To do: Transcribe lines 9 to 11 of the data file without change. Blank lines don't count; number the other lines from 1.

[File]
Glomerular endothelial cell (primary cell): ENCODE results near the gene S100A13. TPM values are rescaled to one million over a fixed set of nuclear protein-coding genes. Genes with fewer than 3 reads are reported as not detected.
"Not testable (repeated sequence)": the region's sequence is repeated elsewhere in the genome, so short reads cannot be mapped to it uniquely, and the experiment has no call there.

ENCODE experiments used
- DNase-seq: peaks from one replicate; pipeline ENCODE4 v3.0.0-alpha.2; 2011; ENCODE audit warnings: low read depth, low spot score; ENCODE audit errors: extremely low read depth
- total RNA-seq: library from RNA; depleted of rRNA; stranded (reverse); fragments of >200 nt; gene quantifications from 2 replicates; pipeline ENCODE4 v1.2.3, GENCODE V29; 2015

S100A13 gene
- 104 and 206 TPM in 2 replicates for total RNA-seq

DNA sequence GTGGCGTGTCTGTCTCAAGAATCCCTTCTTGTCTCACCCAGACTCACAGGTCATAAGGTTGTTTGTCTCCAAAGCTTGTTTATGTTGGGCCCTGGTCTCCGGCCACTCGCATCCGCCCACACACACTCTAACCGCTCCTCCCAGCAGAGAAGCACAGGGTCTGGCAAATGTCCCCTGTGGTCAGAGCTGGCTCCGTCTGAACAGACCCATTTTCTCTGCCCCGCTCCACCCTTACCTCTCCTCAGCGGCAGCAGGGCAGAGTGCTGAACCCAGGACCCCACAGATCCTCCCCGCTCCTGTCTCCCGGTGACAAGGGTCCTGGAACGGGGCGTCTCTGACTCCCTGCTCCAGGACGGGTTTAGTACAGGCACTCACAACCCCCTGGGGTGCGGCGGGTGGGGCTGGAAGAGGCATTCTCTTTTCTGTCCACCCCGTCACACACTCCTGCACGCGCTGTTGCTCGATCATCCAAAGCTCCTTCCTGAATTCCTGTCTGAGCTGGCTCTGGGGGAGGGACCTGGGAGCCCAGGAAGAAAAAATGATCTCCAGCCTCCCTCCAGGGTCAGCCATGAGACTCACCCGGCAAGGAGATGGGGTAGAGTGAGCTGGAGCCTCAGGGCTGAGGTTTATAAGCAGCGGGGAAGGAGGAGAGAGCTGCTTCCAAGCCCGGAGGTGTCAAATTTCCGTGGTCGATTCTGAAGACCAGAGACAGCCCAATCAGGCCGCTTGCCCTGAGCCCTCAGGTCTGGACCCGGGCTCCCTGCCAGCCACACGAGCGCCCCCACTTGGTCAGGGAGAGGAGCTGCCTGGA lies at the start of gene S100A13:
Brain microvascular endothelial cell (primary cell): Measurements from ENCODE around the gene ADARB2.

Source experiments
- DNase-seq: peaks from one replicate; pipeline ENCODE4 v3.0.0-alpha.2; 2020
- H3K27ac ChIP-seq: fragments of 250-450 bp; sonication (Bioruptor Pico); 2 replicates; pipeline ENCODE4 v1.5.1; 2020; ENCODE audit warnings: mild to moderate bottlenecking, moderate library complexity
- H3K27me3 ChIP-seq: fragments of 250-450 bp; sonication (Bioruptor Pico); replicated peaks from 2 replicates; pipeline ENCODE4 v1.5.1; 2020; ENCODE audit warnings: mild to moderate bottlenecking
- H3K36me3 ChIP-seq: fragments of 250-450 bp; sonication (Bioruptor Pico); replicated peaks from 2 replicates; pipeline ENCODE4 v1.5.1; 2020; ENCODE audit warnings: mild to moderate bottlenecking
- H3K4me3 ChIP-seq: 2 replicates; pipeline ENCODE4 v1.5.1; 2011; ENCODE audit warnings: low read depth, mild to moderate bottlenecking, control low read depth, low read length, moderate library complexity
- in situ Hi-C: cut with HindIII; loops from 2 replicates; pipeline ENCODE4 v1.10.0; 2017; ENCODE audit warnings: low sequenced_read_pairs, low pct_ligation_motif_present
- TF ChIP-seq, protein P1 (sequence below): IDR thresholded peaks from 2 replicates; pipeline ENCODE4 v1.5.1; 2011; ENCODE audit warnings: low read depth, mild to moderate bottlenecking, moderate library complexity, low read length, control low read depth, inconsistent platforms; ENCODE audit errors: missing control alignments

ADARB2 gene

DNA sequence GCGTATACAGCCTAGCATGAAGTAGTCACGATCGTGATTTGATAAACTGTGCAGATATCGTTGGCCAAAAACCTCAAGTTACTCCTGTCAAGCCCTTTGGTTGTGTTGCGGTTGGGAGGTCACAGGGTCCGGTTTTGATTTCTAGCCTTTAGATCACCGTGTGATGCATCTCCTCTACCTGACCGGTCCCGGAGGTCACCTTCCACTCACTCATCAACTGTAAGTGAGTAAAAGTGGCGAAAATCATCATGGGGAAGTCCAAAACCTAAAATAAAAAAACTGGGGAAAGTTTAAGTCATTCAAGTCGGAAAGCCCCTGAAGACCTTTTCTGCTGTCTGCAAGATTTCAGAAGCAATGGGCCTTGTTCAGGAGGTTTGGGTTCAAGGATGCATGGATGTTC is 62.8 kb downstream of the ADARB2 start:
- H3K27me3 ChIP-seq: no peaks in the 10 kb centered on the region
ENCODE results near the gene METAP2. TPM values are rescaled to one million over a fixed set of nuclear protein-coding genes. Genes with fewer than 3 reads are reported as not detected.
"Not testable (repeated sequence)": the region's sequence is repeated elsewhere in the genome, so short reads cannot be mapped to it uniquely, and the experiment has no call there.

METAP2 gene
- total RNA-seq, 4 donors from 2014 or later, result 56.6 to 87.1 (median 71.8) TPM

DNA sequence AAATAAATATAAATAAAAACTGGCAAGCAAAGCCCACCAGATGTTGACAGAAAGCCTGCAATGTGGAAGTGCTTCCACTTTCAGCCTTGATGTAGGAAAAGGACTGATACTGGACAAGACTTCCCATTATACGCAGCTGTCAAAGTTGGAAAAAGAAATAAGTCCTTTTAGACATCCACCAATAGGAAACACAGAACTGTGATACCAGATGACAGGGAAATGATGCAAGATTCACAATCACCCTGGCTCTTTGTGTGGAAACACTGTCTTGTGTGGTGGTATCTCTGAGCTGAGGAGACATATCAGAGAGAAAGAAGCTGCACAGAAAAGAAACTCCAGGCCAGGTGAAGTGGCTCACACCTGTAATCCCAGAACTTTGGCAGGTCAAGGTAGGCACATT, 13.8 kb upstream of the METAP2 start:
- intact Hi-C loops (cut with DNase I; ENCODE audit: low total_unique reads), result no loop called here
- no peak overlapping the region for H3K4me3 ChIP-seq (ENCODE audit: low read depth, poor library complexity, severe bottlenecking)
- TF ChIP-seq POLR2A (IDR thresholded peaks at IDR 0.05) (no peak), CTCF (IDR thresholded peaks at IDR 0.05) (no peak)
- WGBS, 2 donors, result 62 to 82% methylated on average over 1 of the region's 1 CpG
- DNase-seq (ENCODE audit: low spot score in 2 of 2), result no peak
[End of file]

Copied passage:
Brain microvascular endothelial cell (primary cell): Measurements from ENCODE around the gene ADARB2.

Source experiments
- DNase-seq: peaks from one replicate; pipeline ENCODE4 v3.0.0-alpha.2; 2020